Wednesday, July 18, 2007

The spirit of the place / as dogma, the heart / I cannot cite

I first learned the word orthoepy when Keith Waldrop, at the San Francisco Poetry Center in 2003, held up a placard, in lieu of reading the word aloud, when his poem contained it, on which the word was spelled:

Jacob Delafon locates the word orthoepy, meaning the “correct pronunciation of words.” The Word seems to him unpronounceable.


Two years later, at a library sale, Tyler Carter came across a copy of that grand old book: The Orthoepist: A Pronouncing Manual, containing about three thousand five hundred words, including a considerable number of the names of foreign authors, artists, etc., that are often mispronounced, by Alfred Ayres. Some months afterward, forgetful that we already had a copy in our household, I checked another copy of the same book out of the same library. We stayed up late that evening, drinking ouzo and discussing pronunciatory varietals until our own slurred speech rendered all one. “Dude,” I said, “The more things change.”

I am sometimes fond of a radio show on which the host likes to say

These are troubled times we live in. There are some strange things happening out there.


in response to almost anything. I once grew accustomed to arguing with Jenn Guitart about the need to distinguish between Dawn and Don, or lack thereof. When I recorded her own pronunciations and played them back to her, she could not say which were which. But later I found this map:




Whereas today I found, on my desk, a copy of Alfred Ayres’ later (1883) book, The Verbalist: A Manual, devoted to brief discussions of the right and the wrong use of words, and to some other matters of interest to those who would speak and write with propriety, which states quite clearly on page 109:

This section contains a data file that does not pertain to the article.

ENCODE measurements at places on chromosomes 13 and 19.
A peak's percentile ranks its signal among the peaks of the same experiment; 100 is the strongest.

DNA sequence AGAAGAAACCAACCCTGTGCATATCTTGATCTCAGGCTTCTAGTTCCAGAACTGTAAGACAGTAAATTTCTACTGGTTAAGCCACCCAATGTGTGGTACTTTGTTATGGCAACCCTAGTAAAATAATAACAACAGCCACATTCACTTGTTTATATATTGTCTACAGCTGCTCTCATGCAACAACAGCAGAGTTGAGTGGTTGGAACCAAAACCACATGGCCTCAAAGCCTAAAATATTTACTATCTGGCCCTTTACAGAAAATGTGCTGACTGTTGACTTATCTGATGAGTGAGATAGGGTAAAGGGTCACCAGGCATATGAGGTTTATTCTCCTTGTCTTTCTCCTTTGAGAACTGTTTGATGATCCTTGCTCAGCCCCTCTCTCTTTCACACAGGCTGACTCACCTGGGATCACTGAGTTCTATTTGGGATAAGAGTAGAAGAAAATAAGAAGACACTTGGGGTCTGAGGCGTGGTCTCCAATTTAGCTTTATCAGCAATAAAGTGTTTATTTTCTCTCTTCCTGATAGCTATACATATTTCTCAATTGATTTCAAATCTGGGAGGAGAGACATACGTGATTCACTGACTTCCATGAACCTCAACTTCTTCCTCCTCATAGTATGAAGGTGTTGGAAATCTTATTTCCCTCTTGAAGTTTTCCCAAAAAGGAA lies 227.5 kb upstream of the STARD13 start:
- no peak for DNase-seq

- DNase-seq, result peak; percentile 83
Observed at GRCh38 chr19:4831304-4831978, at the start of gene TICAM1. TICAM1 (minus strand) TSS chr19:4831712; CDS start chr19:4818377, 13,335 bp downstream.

“However, my dear James, let this strong and striking instance of the misuse of the word it serve you in the way of caution. Never put an it on paper without thinking well of what you are about. When I see many its in a page, I always tremble for the writer.”
Jeopardize. This is a modern word which we could easily do without, as it means neither more nor less than its venerable progenitor to jeopard, which is greatly preferred by all careful writers.
Just going to. Instead of “I am just going to go,” it is better to say, “ I am just about to go.”
Kids. “This is another vile contraction. Habit blinds people to the unseemliness of a term like this. How would it sound if one should speak of silk gloves as silks?”
Kind. See POLITE.
Knights Templars.


Mencius, whose philosophical attitude is not entirely unlike that of Alfred Ayres, says this:

If prevented by statutory regulations from making their coffins in this way, men cannot have the feeling of pleasure.


Erle Stanley Gardner, who likewise enjoys rationalizing death, presents the following image in The Case of the Screaming Woman:
“A ray of black light,” Mason said. “It’s fixed so that, when they swing one of their cars in the driveway, the garage doors all open....”
“But, Chief,” Della Street said, “doesn’t that make the garage vulnerable to any prowler or--?”
“They can undoubtedly turn a switch on the inside of the house and shut this mechanism off,” Mason told her. “The fact that it’s been left on indicates they intend to be back within a short time.”


Embleme XXXIIII of The Theater of Fine Devices, containing an hundred MORALL EMBLEMES, a facsimile of the unique copy of the book of emblems published by Richard Field in London 1614 and now in the collections of the Huntington Library starts with the motto
Some that in knowledge diue most deepe
know least from hurt themselues to keep

, continues with a crude etching of a bird falling, belly up, from a tree, and concludes with the following verse:

The Nightingale hath such a daintie note,
No other bird the harmonie can mend;
Sometimes to sing she straineth so her throte,
That therewithall her song and life doth end.
Eu’n so likewise some students do so dote,
When others do their prose and verse commend,
      That to attaine vnto more perfect skill,
      With studying too hard themselues they kill.

1 comment:

the plot said...

Aha!

I may have been jeparding my ability to know from hurt myself to keep...

tremble for me...